What Computer Game Design Work is Really Like
It may seem like a dream job, but what is the work really like for someone working in the computer game design industry?
“The main goal of a designer,” says one long-time industry insider, “is to create something that is FUN. And since FUN is highly subjective, this can be very challenging, and is more of an art that a science.”
As the industry matures, video game designers’ jobs are becoming more complex. Bringing a game to market requires a team of people working together on a vision. But, according to an industry vet, a typical day for a video game designer is “a mix between tech and art. It requires a creative vision of what will be fun.”
During the average workday, game designers, based on what is assigned, will refer back to several information sources, such as the design document, vision document, and any other information specific to their mission, or task. Then, using their technological and creative skills, designers create their mission, level layout, or character behaviors.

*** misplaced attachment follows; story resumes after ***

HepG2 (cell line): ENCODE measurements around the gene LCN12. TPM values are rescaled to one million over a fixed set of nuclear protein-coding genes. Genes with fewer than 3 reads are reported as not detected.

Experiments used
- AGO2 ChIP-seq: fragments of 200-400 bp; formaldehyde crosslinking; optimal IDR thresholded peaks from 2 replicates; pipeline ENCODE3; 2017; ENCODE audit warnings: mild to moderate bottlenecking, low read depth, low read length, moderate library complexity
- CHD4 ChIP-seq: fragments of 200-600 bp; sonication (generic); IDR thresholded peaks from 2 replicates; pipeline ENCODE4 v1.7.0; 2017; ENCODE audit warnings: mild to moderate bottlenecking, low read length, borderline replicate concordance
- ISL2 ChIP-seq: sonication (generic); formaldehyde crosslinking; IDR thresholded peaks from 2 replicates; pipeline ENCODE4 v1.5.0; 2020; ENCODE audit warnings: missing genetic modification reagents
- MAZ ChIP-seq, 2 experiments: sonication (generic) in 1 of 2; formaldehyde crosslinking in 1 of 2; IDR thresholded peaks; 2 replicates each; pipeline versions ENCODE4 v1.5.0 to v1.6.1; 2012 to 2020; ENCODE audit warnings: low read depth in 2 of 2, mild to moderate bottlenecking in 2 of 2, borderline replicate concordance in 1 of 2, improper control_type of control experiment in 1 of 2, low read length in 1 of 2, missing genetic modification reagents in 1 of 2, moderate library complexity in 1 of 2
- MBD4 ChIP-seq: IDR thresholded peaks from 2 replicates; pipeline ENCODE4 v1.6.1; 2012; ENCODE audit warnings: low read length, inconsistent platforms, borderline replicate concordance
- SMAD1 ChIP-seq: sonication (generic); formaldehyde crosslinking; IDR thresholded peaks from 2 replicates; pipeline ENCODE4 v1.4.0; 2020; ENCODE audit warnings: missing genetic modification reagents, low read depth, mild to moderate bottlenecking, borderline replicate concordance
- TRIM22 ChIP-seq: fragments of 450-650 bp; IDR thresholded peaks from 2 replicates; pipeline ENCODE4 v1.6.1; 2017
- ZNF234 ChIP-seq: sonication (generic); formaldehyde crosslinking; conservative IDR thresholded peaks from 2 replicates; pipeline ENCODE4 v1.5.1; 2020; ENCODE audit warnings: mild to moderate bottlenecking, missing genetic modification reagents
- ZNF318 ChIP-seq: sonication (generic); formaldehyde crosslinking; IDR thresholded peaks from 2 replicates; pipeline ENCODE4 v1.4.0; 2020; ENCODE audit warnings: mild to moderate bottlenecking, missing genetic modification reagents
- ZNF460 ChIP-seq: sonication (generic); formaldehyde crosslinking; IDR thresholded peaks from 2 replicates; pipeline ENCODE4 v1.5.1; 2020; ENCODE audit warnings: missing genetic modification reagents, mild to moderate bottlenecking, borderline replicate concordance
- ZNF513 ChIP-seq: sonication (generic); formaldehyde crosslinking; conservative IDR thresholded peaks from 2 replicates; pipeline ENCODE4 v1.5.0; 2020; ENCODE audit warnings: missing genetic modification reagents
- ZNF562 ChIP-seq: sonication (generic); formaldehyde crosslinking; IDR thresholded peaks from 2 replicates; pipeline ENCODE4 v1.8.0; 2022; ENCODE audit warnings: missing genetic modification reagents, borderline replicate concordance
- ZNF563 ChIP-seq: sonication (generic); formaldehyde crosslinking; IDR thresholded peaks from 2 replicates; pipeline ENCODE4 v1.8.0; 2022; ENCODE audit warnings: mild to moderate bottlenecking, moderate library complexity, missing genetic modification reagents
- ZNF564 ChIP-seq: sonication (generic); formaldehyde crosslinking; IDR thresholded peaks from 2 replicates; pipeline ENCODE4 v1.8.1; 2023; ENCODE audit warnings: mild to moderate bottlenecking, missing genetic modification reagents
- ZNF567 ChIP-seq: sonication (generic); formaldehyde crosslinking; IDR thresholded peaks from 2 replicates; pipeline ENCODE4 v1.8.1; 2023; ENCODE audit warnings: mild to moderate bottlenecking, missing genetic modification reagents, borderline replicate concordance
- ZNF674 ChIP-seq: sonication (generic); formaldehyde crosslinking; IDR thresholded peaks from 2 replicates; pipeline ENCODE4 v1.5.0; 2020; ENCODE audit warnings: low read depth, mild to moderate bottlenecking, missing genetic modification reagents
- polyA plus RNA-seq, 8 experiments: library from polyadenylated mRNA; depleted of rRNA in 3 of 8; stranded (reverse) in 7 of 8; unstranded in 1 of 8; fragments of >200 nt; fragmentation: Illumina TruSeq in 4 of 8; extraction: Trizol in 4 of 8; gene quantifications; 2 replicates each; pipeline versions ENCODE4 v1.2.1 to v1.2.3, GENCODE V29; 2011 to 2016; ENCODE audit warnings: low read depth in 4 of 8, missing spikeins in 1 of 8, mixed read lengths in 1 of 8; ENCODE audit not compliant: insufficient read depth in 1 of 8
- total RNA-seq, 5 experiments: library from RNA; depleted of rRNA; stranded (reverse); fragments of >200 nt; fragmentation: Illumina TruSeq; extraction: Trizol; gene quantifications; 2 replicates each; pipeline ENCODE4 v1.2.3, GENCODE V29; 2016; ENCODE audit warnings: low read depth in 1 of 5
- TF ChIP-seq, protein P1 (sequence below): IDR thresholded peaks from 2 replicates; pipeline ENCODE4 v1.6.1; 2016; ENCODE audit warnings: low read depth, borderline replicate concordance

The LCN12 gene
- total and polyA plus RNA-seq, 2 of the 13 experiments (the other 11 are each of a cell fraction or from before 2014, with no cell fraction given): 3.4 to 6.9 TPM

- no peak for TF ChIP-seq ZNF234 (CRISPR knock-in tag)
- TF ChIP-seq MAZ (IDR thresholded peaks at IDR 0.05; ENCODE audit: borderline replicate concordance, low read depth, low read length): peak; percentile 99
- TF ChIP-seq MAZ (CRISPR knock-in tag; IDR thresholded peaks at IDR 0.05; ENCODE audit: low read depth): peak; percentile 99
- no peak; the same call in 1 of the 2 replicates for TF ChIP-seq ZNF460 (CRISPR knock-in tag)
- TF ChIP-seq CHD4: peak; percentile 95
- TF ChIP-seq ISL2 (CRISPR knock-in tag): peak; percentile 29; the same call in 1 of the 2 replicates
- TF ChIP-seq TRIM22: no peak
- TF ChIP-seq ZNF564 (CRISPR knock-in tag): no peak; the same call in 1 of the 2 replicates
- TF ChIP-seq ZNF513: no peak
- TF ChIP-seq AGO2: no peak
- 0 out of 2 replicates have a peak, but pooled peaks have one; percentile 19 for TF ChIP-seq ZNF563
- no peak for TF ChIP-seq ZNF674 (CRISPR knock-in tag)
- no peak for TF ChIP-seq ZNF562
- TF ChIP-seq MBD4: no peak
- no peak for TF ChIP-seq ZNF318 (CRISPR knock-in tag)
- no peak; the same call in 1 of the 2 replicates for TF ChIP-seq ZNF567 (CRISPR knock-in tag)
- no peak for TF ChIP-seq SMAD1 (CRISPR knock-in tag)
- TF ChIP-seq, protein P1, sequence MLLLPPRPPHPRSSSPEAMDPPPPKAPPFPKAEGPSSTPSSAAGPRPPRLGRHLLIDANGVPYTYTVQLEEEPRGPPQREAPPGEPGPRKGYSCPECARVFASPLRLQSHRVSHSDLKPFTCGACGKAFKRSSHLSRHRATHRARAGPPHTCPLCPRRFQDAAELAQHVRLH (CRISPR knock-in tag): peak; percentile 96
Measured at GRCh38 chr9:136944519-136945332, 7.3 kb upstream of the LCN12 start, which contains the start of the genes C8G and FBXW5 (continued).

As work is done, it’s reviewed by others – typically the game’s lead and producer. Then, the designers may act upon any required fixes and feedback.
This is not a solitary endeavor, and the ability to work with a team and communicate with them is crucial. And as stated by the industry vet, as games become more technologically advanced, the numbers of people working on them increases, as does the money spent creating the games.
One industry veteran says that based on numbers he’s seen, the average employee stays at a game development studio three years before moving on to another company. Some studios, obviously, have better retention rates than others.
If the video and computer game industry gets you jazzed, and you have the educational and/or work background needed, then definitely check out our Film and Music jobs section too. Film jobs include animators, sound engineers, script writers, sound effects and more. There are many parallels between the video game production and film production industries.
Perks that might be found at a game development studio include an onsite gym, locker rooms, plentiful snacks, and a casual-dress environment.